Limited Slip Differential (LSD)

Which drivetrain to choose, so many choices, 4-cyl? 6-cyl? NA? Turbo?
AndreasMergner
Posts: 19
Joined: 05 Sep 2013, 12:28
Anti-spam question: 4
Are you a spammer: No
Location: Albany, NY

Limited Slip Differential (LSD)

Post by AndreasMergner » 19 Sep 2013, 05:43

I've read that an LSD makes a significant difference in the handling of a car. I didn't give LSD much thought until I found out it seems pretty rare on a cheap donor. That, and it seems that a decent aftermarket LSD is at least $800. I keep researching donors and it looks like maybe a Civic or Accord would be good choices as I could get one for maybe $1000-1500 from what I have seen on Craigslist. I plan to buy a running donor so I know the drivetrain works and then using it for the Midlana build as is. I can rebuild the engine if anything goes wrong or the next Winter. I can put in an LSD then too.

I know Kurt has tried both the Quaife (Kimini) and the Wavetrac (Midlana). Kurt, could you comment on what you like better?

Anyone else want to comment on whether an LSD is desirable or donor sources that have LSDs? I mean, I could get a sportier donor with LSD, but they all come with a premium price AT LEAST $1000 more....and they all seem to be slammed with custom rims and ground lights. I somehow don't think they are that well taken care of. :roll:

Midlana1
Site Admin
Posts: 3048
Joined: 19 Dec 2008, 16:44
Anti-spam question: 4
Are you a spammer: No
Location: Southern California

Re: Limited Slip Differential (LSD)

Post by Midlana1 » 19 Sep 2013, 07:14

It all depends what the car's for as for whether an LSD is needed. Even if you do plan to track the car, one data point is the Lotus Elise people who claim that due to the rear weight bias, their car's don't need it (it comes without from Lotus). On the other hand those who autocross the Elise claim that it does need one so who knows. The point is that it's all about how you use the car - a cruiser doesn't need to worry about any of this.

That said, there were three modifications that make a huge difference when I started autocrossing my old Datsun 1200: lowering it, adding a rear bar, and the LSD.

I cannot offer insight into the differences between the Quaife and the WaveTrak until I track the car. However, I expect them to act the same since the WaveTrak allegedly only has an advantage if and when the rear tire gets into the air. With the rear weight bias I don't expect that to happen. (I only bought the WaveTrak since the Quaife at the time had become hard to find and the WaveTrak appeared to offer more for the same price.)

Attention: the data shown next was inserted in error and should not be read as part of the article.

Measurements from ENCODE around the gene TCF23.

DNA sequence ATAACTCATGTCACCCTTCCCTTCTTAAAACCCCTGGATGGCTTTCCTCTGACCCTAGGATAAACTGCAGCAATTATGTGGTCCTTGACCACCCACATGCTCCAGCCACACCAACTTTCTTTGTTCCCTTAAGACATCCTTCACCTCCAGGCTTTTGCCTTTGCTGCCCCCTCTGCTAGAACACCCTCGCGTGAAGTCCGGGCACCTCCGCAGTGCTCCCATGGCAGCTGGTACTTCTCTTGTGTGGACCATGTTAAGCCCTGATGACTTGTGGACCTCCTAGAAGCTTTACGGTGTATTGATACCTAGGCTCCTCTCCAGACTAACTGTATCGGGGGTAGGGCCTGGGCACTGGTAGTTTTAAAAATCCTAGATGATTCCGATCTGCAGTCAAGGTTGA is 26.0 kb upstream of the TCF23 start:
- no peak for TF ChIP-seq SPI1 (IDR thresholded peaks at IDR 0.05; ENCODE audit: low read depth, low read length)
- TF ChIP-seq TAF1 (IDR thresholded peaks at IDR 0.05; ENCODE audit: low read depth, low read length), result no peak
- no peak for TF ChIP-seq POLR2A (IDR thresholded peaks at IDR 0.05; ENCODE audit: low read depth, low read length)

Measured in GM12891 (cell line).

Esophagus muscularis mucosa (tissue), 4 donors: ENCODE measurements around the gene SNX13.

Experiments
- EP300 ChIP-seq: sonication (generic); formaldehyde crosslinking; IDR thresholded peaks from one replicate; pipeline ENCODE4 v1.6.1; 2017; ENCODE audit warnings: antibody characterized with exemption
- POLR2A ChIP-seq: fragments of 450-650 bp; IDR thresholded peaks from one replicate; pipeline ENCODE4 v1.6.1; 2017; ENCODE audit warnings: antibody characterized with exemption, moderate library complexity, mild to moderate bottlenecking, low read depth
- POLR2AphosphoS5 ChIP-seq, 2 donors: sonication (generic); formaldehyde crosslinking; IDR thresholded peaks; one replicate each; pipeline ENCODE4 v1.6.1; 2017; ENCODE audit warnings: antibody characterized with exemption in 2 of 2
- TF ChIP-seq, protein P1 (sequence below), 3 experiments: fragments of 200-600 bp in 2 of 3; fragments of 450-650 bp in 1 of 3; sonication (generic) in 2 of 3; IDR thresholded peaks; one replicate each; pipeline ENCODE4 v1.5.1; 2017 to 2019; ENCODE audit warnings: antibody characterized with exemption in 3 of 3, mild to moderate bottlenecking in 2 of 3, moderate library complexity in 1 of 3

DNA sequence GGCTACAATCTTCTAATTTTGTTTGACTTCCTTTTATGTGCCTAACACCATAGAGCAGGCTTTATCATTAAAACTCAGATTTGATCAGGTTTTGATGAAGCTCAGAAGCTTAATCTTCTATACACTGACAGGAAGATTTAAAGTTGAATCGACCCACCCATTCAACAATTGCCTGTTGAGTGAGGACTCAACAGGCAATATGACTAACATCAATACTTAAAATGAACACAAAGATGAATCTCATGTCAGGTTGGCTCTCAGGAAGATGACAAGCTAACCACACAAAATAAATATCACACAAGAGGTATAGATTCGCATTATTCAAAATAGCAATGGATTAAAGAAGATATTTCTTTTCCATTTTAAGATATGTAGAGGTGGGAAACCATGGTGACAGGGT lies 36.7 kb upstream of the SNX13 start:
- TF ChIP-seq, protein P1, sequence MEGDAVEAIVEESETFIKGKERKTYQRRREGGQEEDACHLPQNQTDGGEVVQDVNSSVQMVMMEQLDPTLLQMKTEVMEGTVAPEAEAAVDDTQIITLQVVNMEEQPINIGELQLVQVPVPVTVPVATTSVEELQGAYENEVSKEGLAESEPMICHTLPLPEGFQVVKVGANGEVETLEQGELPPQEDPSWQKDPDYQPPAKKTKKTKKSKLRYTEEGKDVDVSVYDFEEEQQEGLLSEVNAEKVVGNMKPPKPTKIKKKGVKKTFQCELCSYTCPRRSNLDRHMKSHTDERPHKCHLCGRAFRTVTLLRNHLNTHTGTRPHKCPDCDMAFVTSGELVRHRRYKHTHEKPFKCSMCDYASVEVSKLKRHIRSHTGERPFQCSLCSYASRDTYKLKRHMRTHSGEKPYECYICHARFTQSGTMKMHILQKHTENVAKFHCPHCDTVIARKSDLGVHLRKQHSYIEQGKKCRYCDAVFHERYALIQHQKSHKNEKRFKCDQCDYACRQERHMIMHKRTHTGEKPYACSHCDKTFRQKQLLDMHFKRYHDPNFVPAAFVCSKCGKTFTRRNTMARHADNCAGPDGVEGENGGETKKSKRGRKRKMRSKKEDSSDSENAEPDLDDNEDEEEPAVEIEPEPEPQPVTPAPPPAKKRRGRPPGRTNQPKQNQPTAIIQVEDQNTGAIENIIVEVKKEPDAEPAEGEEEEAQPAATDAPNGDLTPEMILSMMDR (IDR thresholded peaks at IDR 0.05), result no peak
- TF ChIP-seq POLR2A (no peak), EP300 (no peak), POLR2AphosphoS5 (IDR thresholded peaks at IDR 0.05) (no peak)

WickedOne
Posts: 129
Joined: 01 Jan 2009, 08:51

Re: Limited Slip Differential (LSD)

Post by WickedOne » 19 Sep 2013, 16:28

I have 3 friends with Elises who all added LSD and all 3 removed it at a later date.

Yes, you can smoke them out of the tighter corners without the LSD which might cost you some time, but the understeer that was added after the addition of the LSD, which is exactly what Lotus says will happen, cost them much more time than the small amount of traction loss.
Last edited by WickedOne on 20 Sep 2013, 17:12, edited 1 time in total.

Midlana1
Site Admin
Posts: 3048
Joined: 19 Dec 2008, 16:44
Anti-spam question: 4
Are you a spammer: No
Location: Southern California

Re: Limited Slip Differential (LSD)

Post by Midlana1 » 19 Sep 2013, 18:49

Hmm, interesting. I may quote you in the book on this, depending how my car handles on-track.

AndreasMergner
Posts: 19
Joined: 05 Sep 2013, 12:28
Anti-spam question: 4
Are you a spammer: No
Location: Albany, NY

Re: Limited Slip Differential (LSD)

Post by AndreasMergner » 20 Sep 2013, 21:10

How would something like the Racelogic traction control (http://www.enginebasics.com/Advanced%20 ... ntrol.html) fit into the mix with an LSD?

jaxmadine
Posts: 44
Joined: 02 Jul 2013, 04:51
Anti-spam question: 4
Are you a spammer: No

Re: Limited Slip Differential (LSD)

Post by jaxmadine » 24 Sep 2013, 04:13

Cutting fuel in my experience is a very bad thing.

AndreasMergner
Posts: 19
Joined: 05 Sep 2013, 12:28
Anti-spam question: 4
Are you a spammer: No
Location: Albany, NY

Re: Limited Slip Differential (LSD)

Post by AndreasMergner » 24 Sep 2013, 05:24